Radiocarbon activity of materials in the background is also determined to remove its contribution from results obtained during a sample analysis.
Cosmic rays enter the earth's atmosphere in large numbers every day.
For example, every person is hit by about half a million cosmic rays every hour.
This scintillator produces a flash of light when it interacts with a beta particle.
A vial with a sample is passed between two photomultipliers, and only when both devices register the flash of light that a count is made.
The principal modern standard used by radiocarbon dating labs was the Oxalic Acid I obtained from the National Institute of Standards and Technology in Maryland. Around 95% of the radiocarbon activity of Oxalic Acid I is equal to the measured radiocarbon activity of the absolute radiocarbon standard—a wood in 1890 unaffected by fossil fuel effects.
When the stocks of Oxalic Acid I were almost fully consumed, another standard was made from a crop of 1977 French beet molasses.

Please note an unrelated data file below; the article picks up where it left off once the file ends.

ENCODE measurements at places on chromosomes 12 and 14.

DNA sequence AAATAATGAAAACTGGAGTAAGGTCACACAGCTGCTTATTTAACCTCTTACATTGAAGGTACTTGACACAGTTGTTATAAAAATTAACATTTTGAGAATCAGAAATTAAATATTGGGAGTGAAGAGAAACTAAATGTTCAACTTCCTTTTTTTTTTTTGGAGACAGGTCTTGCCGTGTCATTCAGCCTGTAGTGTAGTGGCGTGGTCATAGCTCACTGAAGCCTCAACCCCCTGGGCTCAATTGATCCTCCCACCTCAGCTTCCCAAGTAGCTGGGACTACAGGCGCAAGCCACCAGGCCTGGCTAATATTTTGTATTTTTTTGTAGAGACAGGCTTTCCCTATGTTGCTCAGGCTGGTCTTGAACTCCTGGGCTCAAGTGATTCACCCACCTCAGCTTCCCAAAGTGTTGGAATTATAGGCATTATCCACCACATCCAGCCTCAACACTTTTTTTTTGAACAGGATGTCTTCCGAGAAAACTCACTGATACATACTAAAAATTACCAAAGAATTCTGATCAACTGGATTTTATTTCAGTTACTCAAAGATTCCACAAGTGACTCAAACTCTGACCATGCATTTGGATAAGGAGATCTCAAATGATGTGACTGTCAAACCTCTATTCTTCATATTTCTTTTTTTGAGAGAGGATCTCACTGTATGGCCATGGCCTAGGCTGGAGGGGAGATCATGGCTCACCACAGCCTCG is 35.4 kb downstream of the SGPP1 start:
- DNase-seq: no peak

The method does not count beta particles but the number of carbon atoms present in the sample and the proportion of the isotopes.
The radiocarbon age of a certain sample of unknown age can be determined by measuring its carbon 14 content and comparing the result to the carbon 14 activity in modern and background samples.
There are three principal techniques used to measure carbon 14 content of any given sample— gas proportional counting, liquid scintillation counting, and accelerator mass spectrometry.
Gas proportional counting is a conventional radiometric dating technique that counts the beta particles emitted by a given sample. In this method, the carbon sample is first converted to carbon dioxide gas before measurement in gas proportional counters takes place.
Radiocarbon dating is essentially a method designed to measure residual radioactivity.